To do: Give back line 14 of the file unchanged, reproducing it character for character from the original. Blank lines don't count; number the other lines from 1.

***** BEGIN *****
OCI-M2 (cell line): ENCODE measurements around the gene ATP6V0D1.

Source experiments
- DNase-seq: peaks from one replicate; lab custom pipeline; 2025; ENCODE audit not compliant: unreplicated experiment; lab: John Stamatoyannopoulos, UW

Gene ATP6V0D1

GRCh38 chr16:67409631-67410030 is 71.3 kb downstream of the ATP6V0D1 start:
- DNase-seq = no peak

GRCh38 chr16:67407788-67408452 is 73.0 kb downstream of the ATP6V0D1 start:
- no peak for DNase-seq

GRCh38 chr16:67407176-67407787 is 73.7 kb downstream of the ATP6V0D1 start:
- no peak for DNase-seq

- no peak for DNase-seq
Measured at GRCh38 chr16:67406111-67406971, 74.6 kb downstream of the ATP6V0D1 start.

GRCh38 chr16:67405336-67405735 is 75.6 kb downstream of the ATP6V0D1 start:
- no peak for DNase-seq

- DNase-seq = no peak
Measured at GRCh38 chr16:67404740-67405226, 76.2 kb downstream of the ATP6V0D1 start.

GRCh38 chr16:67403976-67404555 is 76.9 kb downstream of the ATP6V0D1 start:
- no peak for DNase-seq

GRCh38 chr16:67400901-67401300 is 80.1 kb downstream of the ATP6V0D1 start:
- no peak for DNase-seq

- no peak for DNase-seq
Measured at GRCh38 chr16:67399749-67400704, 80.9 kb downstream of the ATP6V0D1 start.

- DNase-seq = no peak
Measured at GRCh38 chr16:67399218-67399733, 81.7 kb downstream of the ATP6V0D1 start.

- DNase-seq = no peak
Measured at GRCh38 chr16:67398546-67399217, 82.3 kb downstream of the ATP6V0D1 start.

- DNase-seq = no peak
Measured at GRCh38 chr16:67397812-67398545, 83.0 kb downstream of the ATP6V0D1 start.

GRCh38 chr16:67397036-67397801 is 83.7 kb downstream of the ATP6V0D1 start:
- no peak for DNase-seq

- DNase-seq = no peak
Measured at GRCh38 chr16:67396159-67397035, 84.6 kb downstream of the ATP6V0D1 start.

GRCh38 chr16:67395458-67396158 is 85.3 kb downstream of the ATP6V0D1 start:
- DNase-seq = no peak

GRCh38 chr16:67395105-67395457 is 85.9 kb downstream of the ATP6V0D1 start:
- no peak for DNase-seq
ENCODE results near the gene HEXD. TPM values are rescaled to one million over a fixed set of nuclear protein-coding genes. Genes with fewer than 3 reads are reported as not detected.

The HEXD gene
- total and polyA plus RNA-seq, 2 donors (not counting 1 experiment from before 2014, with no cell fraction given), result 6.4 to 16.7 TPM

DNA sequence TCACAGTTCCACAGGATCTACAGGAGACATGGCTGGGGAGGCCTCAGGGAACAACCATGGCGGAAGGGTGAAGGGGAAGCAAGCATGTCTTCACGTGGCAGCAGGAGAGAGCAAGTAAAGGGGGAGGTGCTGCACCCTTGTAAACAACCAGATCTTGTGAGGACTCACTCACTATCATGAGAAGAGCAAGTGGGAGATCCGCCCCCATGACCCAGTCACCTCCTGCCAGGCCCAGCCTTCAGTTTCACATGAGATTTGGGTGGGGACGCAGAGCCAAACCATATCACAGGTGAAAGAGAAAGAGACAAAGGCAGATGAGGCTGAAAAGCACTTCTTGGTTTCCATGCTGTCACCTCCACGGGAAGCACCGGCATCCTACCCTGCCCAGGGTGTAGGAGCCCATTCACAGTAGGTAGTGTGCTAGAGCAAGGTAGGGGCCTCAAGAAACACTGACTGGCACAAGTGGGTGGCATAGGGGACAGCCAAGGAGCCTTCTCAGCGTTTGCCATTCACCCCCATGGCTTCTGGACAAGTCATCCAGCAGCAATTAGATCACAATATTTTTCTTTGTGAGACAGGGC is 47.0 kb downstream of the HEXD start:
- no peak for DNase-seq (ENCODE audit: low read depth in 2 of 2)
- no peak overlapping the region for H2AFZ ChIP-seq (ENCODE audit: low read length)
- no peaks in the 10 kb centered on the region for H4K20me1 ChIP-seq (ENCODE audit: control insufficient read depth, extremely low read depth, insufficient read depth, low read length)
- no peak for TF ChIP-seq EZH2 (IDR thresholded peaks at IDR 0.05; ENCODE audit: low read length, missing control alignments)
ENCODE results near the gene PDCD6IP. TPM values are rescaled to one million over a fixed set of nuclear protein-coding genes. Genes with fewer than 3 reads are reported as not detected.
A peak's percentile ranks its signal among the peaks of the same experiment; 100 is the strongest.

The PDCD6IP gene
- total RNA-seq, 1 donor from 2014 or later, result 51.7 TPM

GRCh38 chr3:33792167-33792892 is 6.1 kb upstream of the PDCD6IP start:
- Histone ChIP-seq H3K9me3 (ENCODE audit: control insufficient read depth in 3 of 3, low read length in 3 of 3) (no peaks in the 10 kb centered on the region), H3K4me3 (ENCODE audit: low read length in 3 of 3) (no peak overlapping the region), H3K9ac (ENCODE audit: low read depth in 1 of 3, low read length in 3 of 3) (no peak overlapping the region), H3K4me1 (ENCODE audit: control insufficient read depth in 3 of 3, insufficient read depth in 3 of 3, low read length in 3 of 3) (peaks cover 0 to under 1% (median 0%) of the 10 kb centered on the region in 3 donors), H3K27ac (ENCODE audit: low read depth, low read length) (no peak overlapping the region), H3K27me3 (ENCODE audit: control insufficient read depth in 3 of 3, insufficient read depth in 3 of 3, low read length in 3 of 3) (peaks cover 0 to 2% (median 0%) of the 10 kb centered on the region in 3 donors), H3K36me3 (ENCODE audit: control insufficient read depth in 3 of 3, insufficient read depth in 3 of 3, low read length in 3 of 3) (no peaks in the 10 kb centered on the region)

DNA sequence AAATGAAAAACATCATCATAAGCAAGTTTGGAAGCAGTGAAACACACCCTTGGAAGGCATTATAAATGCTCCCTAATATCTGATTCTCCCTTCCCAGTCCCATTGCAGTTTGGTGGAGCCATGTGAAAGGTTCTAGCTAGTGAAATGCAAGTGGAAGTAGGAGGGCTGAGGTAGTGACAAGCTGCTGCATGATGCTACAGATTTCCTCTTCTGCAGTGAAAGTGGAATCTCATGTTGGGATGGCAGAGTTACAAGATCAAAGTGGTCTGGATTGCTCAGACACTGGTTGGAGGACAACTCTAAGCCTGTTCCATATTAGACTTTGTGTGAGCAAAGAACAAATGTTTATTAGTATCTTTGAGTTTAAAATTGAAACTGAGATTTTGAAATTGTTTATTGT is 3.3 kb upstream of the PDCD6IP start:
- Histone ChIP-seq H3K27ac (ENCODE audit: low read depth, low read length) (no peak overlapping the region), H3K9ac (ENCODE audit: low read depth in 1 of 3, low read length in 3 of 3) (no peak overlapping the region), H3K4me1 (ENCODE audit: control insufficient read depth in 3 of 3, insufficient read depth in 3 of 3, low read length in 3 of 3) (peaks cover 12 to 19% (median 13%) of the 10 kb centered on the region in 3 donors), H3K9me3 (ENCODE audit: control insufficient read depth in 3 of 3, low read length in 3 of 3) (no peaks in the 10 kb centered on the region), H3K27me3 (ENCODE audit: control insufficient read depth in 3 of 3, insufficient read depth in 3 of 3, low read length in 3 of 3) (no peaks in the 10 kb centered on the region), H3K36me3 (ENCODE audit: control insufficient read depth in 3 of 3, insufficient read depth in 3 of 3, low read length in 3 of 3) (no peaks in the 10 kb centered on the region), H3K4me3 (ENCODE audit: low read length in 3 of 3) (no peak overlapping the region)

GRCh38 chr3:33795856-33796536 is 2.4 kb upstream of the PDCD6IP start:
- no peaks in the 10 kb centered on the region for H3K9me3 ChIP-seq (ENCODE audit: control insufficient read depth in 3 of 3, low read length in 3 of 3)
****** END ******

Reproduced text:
- no peak for DNase-seq